Bahrain Report: 2013-2014 Overview

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Bahrain Report: 2013-2014 Overview
Amid slowed oil exports and political tensions, diversification continues, Bahrain remains a popular business and tourism destination and the potential for sectarian rapprochement exists – provided increasing political reforms.

Bahrain Report: 2013-2014 Overview

Bahrain Report: 2013-2014 Overview

Bahrain Report: Amid slowed oil exports and political tensions, diversification continues

By T.K. Maloy

MANAMA – Not comparatively rich in oil, this island kingdom, with a population of just over one million, was buffeted like all the region by the Arab Spring and though distinct political tension remain, the economy posted a solid 3.4 percent GDP growth figure for end year and is tipped for continued stronger growth for 2013.

Bahrain’s crude output from its mainstay Abu Safa field – shared with the KSA – marked a decline last year. The hydrocarbon sector posted an anemic 0.4 percent growth in the business tourism in Bahrainfinal quarter and dropped almost 8 percent on an annual basis.

To give a sense of scale –without the Abu Safa field Bahraini oil production would only be around 40 000 barrels of oil per day compared to Saudi 10 million. Abu Safa adds 150,000 barrels to Bahrain’s production.

Large or small, all this production goes toward meeting the worldwide consumption of over 80 million barrels per day.

Bahrain is a non-OPEC exporter but politically and culturally aligned with giant neighbor Saudi Arabia, albeit the more liberal junior neighbor to the KSA.

Bahrain growth mostly driven by the non-oil sector

Growth in Bahrain for the year was chiefly driven by the non-oil sector of the Persian Gulf archipelago with Bahrain’s diversification an ongoing part of its economic and national story.

“Growth is also likely to pick up further in 2013 due to planned large-scale industrial investments and growth in infrastructure spending. The Bahraini economy is fairly resilient to external shocks and it is currently estimated that real GDP growth could exceed 6 percent this year,” the Economic Development Board said in a statement.

Growth in Bahrain for the year was chiefly driven by the non-oil sector of the Persian Gulf archipelago with Bahrain’s diversification an ongoing part of its economic and national story.

The EDB is a public agency established to attract foreign investment and manage economic growth.

Though enjoying steady oil and gas revenue, Bahrain, as noted, has definitively less reserves that its Gulf Cooperation Council neighbors and logically began to diversify the economy in the 1990s. The most quickly growing segment of the economy is the banking sector, which unseated Beirut more than a decade ago as being the favored regional hub for business and individual wealthy depositors.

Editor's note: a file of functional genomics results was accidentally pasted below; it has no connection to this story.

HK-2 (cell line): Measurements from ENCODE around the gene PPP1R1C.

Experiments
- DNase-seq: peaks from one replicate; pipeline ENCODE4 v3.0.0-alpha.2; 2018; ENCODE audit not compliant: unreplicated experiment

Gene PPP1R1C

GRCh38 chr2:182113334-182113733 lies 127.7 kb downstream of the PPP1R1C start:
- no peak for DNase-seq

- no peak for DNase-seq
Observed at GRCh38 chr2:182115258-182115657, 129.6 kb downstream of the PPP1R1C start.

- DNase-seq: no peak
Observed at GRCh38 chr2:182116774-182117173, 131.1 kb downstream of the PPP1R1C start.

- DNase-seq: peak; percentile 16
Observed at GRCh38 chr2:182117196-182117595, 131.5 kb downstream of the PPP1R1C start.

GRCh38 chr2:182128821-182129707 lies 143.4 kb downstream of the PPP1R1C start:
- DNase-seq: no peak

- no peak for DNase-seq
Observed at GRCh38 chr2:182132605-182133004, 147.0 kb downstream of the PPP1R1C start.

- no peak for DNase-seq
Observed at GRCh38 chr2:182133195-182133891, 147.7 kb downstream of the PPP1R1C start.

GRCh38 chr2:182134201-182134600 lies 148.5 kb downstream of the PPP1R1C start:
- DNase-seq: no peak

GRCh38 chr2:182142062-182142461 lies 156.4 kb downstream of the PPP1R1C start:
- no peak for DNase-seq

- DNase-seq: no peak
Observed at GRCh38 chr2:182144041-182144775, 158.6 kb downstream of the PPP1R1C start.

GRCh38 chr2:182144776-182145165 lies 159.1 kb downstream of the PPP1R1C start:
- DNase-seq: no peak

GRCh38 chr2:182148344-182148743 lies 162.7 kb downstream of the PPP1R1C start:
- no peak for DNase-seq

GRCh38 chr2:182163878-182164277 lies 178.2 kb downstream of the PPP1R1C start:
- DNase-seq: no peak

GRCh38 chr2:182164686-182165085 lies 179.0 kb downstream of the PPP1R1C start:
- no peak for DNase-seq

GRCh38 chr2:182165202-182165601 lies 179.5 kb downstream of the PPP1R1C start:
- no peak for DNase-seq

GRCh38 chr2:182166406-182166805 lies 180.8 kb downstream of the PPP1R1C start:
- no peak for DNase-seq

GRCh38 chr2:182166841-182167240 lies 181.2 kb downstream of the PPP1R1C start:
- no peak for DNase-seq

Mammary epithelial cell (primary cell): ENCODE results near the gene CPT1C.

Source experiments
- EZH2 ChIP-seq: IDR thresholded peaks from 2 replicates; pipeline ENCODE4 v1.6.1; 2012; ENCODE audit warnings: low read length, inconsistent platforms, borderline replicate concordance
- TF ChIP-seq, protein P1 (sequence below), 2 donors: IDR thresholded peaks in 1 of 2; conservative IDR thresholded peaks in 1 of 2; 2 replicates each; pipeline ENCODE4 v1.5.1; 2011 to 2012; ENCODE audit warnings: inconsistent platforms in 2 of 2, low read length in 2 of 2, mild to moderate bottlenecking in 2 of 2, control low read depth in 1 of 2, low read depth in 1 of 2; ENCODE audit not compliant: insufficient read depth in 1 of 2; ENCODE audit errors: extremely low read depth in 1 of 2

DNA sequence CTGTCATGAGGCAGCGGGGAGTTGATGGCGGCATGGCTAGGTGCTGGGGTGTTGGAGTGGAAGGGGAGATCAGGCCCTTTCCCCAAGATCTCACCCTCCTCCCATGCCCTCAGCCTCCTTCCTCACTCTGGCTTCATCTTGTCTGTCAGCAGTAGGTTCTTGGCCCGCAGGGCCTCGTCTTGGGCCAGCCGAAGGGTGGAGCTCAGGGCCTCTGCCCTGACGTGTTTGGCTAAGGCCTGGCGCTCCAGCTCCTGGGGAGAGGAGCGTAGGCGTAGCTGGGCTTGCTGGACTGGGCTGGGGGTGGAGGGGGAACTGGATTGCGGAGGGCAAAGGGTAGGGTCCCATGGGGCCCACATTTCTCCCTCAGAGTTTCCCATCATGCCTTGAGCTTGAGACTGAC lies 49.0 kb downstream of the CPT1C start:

Bahrain was named the world’s fastest growing financial center in the City of London’s Global Financial Centers Index in 2008, with the financial services and banking sector, including fast developing Islamic banking practices, benefiting from the kingdom’s proximity to high producing oil states.

The kingdom’s top industrial sectors include Aluminum Bahrain (Alba) and Gulf Aluminum Rolling Mill Company (GARMCO), along with Arab Iron and Steel Company, Gulf Petrochemical Co. (GPIC); and Bahrain Petrochemical Company (BAPCO) along with a shipbuilding and repair yard.

While diversification continues, oil and natural gas still maintain a dominant position in generating revenue, with the government making good use of these funds for investment.

Bahrain F1 2013 at Bahrain International Circuit

Bahrain’s chief investment has been toward infrastructure, primarily in the transportation and telecoms sector, but also in industrial projects.

Profitable tourism sector

Along with being a center of business and finance in the Gulf, the investment in the infrastructure has helped usher in profitable tourism sector, mostly catering to GCC clientele.

“I think everybody is very optimistic about 2013. We at Elite Hospitality have forecasted revenues and average room rates and occupancies of a significantly higher percentage than 2012. There is buoyancy in the economy and investment” said Anurag Bajaj, general manger of Elite Resort & Spa. “This brings the business travelers which is our core business.”

He added, “There is (also) growing confidence of the leisure travelers from the Arab world. The fact that Manama is the tourism capital for the Arab world in 2013 is definitely a big boost for us and it is showing. The first two months have been extremely encouraging.”

Elite Resort & Spa, a four-star apartment hotel, is a getaway from the city, though close to the main business district and main shopping district, it is also near the airport.

Benefits for companies located in Bahrain

Symbolic of the kingdom’s push toward diversification is the huge @bahrain project – announced in 2009 – Bahrain International Investment Park BIIPwhich when completed will encompass one million square meters of development. The project includes a state-of-the art exhibition and convention facility, four and five–star hotels complexes, retail and leisure establishments; along with entertainment, a technology park, research institute and educational space.

Cost — $2 billion, making it one of the largest investments by the government over the last half-decade. The project remains under construction.

The project undergoing construction is adjacent to the signature Bahrain International Circuit an award-winning raceway, which plays host the Bahrain Grand Prix, usually the kickoff to the global Formula One racing season. In addition to numerous other racing events.

The thought is that there will be definite synergies between the BIC and under-construction @bahrain.

Gerry Sharkey, Project Director at Bahrain International Investment Park (BIIP) noted the many upsides for companies locating in the country – which gives proximity other GCC nations, but in an environment with a long cultural connection to the UK and Europe.

“These companies want to be located in an environment that is business friendly and this is a country that has a history going back to the 1930s in oil production, where it was a beacon and a leader in the Middle East in terms of how you go about business and how you make business happen.” area is not much bigger than the District of Columbia.Bahrain conferences and shows - MEOS 2013

Bahrain International Investment Park, a 2.5 million square meter campus has thus far attracted over $1.5 billion of foreign direct and local investment. Over 20 additional new projects were approved for the park last year, including companies from Germany, Singapore, France, Saudi Arabia and Bahrain. By 2014, new projects are expected to yield an additional 6,000 positions for the local workforce.